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Clin Neurol Neurosurg. 2009 May;111(4):319-26. doi: 10.1016/j.clineuro.2008.12.012. Epub 2009 Feb 7.

The efficacy of direct extracranial-intracranial bypass in the treatment of symptomatic hemodynamic failure secondary to athero-occlusive disease: a systematic review.

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  • 1Department of Neurosurgery, Columbia University, New York, NY 10032, United States.



The 1985 International Extracranial-Intracranial (EC-IC) Bypass Trial failed to show a benefit following surgery in patients with varying degrees of angiographic ICA stenosis. More recent studies using modern technology to identify appropriate candidates, however, have generated promising findings. As a result, controversy exists regarding the role of this technique in the treatment of symptomatic athero-occlusive disease. To this end, we performed a systematic review and quantitative analysis of the literature to determine if a subset of patients with symptomatic hemodynamic failure secondary to athero-occlusive disease may benefit from direct EC-IC bypass.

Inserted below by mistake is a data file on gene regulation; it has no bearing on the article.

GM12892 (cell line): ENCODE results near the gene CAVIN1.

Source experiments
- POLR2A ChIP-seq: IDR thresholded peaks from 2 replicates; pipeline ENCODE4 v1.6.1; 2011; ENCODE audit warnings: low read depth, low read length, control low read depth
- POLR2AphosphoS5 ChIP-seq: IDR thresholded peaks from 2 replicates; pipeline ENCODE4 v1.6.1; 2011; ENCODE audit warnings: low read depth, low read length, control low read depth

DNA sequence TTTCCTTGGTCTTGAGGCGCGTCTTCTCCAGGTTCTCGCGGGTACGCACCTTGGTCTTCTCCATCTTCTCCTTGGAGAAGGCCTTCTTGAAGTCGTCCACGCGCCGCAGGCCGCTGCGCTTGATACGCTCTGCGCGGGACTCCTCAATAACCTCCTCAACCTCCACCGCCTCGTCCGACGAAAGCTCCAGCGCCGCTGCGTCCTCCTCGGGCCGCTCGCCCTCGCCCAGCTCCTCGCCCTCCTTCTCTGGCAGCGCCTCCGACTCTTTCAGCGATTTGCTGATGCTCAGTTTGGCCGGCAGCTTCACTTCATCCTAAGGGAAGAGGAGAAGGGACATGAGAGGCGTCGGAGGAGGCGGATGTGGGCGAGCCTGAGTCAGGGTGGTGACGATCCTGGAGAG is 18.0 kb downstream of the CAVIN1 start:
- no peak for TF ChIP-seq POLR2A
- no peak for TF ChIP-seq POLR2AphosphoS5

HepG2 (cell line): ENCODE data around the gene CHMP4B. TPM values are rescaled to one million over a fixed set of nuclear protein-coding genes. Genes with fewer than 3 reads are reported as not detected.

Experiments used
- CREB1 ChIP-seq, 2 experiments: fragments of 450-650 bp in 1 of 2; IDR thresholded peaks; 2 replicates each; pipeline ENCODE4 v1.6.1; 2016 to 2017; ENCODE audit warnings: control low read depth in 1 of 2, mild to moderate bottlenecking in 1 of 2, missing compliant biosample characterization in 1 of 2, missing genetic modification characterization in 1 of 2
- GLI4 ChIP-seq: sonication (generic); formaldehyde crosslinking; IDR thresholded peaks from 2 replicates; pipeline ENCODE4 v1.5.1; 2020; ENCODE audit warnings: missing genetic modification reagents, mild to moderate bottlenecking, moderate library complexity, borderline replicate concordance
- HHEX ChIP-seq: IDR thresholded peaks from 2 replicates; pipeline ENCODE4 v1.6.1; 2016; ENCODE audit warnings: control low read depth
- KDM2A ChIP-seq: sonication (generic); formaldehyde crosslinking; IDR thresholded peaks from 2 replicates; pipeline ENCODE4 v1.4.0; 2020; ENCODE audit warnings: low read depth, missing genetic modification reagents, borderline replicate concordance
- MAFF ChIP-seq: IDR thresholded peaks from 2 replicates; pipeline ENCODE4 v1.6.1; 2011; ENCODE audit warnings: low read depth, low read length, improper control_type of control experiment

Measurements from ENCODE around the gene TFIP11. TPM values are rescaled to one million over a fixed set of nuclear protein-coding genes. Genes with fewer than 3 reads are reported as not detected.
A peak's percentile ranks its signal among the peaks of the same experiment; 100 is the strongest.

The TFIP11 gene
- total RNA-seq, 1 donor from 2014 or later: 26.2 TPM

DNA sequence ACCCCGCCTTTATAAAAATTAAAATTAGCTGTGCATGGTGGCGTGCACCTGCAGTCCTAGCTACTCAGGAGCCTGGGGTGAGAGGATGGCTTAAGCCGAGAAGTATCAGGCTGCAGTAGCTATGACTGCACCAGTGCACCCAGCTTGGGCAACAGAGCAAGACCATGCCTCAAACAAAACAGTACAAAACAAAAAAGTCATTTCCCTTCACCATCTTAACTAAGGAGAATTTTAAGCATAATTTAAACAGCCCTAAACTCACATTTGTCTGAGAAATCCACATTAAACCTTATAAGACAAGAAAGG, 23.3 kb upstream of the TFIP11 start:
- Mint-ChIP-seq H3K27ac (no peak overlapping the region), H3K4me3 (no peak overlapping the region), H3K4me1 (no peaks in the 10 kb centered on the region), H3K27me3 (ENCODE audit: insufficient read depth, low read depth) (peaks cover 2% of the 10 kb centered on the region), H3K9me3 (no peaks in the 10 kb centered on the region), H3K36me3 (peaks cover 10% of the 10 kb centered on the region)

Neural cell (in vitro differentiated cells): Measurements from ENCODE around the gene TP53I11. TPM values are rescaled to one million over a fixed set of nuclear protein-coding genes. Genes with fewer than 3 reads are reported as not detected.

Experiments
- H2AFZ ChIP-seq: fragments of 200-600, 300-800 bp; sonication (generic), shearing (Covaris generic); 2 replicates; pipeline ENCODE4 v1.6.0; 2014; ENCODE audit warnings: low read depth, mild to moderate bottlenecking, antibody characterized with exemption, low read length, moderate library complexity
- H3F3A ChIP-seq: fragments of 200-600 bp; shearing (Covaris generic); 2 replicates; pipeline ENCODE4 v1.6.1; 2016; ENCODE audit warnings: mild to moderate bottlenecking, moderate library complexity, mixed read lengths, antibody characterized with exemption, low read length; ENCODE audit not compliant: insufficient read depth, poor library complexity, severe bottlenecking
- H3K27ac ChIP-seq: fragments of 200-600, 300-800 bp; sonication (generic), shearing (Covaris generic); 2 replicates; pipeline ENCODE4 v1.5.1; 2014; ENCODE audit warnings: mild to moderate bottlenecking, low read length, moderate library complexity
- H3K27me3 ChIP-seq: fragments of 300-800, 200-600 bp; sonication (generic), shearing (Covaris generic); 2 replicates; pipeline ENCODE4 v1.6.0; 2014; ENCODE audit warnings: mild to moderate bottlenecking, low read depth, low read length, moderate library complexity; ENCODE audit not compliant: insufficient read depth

We performed a MEDLINE (1985-2007) database search using the following keywords, singly and in combination: EC-IC bypass, hemodynamic failure and misery perfusion. Additional studies were identified manually by scrutinizing references from identified manuscripts, major neurosurgical journals and texts, and personal files. Our literature search divided studies into three categories: natural history of patients with stage I hemodynamic failure (16 studies, 2320 patients), natural history of patients with stage II hemodynamic failure (3 studies 163 patients), and outcomes of patients with hemodynamic failure treated by EC-IC bypass (23 studies 506 patients).


Patients with severe stage I and stage II hemodynamic failure are at higher risk of cerebral infarction than those with mild disease (p=.014, OR 1.17-4.08 and p=0.10, OR 0.89-3.63, respectively). Additionally, patients with severe hemodynamic failure respond better to surgery than those with mild disease (p=0.03, OR 0.16-0.92).


Patients with severe hemodynamic failure secondary to athero-occlusive disease appear to benefit from direct EC-IC bypass surgery. As a result, the conclusions of the 1985 International EC-IC Bypass Trial may not be applicable to this subset of patients. A randomized clinical trial involving this patient population is warranted.

[PubMed - indexed for MEDLINE]
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